Submission of abstracts for this workshop closed on 15 June 2011. We received a very large number of applications before the deadline and have completed the selection procedure. There is no room for additional participants. The workshop programme will later be posted on this page.

Call for abstracts

How do moralities shape migration and subsequent transnational practices? Much research has addressed the influence of presumed universal rationality; less systematic attention has been given to the role of socially grounded moralities in directing the behaviour of migrants and their counterparts in transnational relationships. Under what circumstances is migration condemned or acclaimed in migrants’ communities of origin? What forms of deception in the migration process are deemed morally justifiable by migrants and which are not? Why are certain remittance transfers perceived to be a moral imperative? The migration research team of the Peace Research Institute Oslo (PRIO) will host an explorative workshop on the moralities of migration and invites abstracts that address these or similar questions.

Objective and scope: The workshop is concerned with descriptive moralities, i.e. the socially constructed codes of conduct that migrants and their communities relate to. (This implies that contributions about the normative moralities of how migration ought to take place or be governed, fall outside the scope of the workshop) We invite contributions that are based on empirical research, either with a specific case or synthesizing across cases. Theoretical extensions from empirical accounts are particularly welcome. The primary objective is to better understand how migration-related behaviour is shaped by culturally specific moralities.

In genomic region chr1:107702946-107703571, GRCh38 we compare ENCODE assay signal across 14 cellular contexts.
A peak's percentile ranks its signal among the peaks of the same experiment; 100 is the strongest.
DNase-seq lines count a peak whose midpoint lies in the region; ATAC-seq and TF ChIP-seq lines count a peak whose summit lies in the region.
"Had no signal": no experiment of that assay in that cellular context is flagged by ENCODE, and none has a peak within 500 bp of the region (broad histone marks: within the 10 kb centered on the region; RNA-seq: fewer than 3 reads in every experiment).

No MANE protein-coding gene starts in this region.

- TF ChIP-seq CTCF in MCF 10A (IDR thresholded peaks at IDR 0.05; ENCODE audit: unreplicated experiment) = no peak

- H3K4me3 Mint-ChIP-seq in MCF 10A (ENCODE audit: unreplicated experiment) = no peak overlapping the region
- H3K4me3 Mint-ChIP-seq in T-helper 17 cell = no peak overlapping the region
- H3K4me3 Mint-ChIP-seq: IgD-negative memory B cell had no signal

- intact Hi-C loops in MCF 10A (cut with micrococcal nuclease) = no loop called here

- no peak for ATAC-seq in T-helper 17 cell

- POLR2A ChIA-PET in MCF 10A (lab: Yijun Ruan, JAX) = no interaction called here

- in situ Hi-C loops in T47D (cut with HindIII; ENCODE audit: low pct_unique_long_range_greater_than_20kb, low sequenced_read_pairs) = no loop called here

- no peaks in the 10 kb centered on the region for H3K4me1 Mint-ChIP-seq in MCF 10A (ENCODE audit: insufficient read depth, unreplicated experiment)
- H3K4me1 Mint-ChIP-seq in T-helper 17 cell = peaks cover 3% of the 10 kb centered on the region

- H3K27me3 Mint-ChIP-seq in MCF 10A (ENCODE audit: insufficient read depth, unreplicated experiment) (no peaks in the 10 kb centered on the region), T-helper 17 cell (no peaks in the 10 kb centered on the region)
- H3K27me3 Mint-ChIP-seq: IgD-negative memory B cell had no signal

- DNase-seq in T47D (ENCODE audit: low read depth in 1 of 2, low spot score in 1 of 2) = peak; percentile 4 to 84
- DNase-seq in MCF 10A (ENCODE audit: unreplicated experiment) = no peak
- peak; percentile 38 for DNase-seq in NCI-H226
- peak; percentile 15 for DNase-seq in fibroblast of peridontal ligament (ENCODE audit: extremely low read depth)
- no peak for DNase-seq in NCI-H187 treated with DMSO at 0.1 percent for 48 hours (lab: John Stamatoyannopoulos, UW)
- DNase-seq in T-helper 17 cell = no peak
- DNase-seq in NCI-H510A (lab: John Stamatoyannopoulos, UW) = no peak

Expected contribution: In order to facilitate targeted contributions that address the core theme of the workshop, we do not require full-length papers. Shorter memos that explore key ideas are also welcome. This should allow participants to draw upon their past publications, unpublished data and new thinking. The written contributions will be circulated in advance.

Format and costs: The workshop will have a limited number of participants and will not be open to the public. Selected participants must cover their own travel expenses. The organizers will cover accommodation (3 nights) and meals for the duration of the workshop. There is no participation fee.

Context and host: The workshop is organized in conjunction with the research project Theorizing Risk, Money and Moralities in Migration (TRiMM), which is funded by the Research Council of Norway and carried out in collaboration with Fafo Applied International Research. Conveners of the workshop are Jørgen Carling (PRIO), María Hernández Carretero (PRIO) and Cecilie Øien (Fafo). Confirmed participants include Julie Chu (University of Chicago), Stephen Lubkemann (George Washington University) and Deirdre McKay (Keele University)

• 15 June 2011: Deadline for submission of abstracts
• 30 June 2011: Notification of acceptance decisions
• 15 November 2011: Deadline for submission of written contributions
• 12 December 2011: Arrival in Oslo
• 13–14 December 2011: Workshop
• 15 December 2011: Departure

Abstracts and additional information must be entered in the customized application form

  1. Download the form (Click here).
  2. Save the form, complete it and save the completed version
  3. Send the form by using the Submit button in the form, or e-mail it to Jørgen Carling (
  4. Wait for confirmation. (If you do not receive a confirmation within three days, please get in touch to ensure that you application has been received.)

By following this procedure you help us minimize administration costs and devote more resources to the workshop itself. (You will need Acrobat Reader or equivalent software to complete the form. If you are unable to follow the standard application procedure, download this MS Word form, complete and submit.)

We expect to receive more submissions than can be accommodated at the workshop. A selection will then be made on the basis of the quality and relevance of abstracts.